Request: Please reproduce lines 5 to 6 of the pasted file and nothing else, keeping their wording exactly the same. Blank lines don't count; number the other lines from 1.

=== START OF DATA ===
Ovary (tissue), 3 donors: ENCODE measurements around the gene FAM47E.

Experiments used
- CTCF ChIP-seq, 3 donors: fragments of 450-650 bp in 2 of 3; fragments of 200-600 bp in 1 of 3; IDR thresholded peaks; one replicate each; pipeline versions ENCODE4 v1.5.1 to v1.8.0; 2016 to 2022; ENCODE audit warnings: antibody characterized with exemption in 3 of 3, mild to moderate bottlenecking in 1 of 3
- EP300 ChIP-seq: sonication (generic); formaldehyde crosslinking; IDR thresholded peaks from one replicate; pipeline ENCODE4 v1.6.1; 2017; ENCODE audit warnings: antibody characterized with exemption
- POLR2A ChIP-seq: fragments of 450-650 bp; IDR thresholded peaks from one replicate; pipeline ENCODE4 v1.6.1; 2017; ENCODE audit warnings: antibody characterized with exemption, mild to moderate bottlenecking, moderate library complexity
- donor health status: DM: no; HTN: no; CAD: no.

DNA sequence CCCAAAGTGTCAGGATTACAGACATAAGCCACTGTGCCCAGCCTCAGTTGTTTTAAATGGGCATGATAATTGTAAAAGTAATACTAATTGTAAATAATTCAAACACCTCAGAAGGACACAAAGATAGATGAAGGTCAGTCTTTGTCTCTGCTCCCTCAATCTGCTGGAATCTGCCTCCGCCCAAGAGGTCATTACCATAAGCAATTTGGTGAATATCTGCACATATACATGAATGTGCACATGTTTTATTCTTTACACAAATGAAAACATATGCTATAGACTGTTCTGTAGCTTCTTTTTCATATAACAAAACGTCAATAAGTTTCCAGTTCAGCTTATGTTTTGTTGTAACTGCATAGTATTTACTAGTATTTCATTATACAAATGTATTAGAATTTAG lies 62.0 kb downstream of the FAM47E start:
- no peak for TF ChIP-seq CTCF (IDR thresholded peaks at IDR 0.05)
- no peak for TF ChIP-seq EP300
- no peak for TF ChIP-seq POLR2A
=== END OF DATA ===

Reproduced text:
- POLR2A ChIP-seq: fragments of 450-650 bp; IDR thresholded peaks from one replicate; pipeline ENCODE4 v1.6.1; 2017; ENCODE audit warnings: antibody characterized with exemption, mild to moderate bottlenecking, moderate library complexity
- donor health status: DM: no; HTN: no; CAD: no.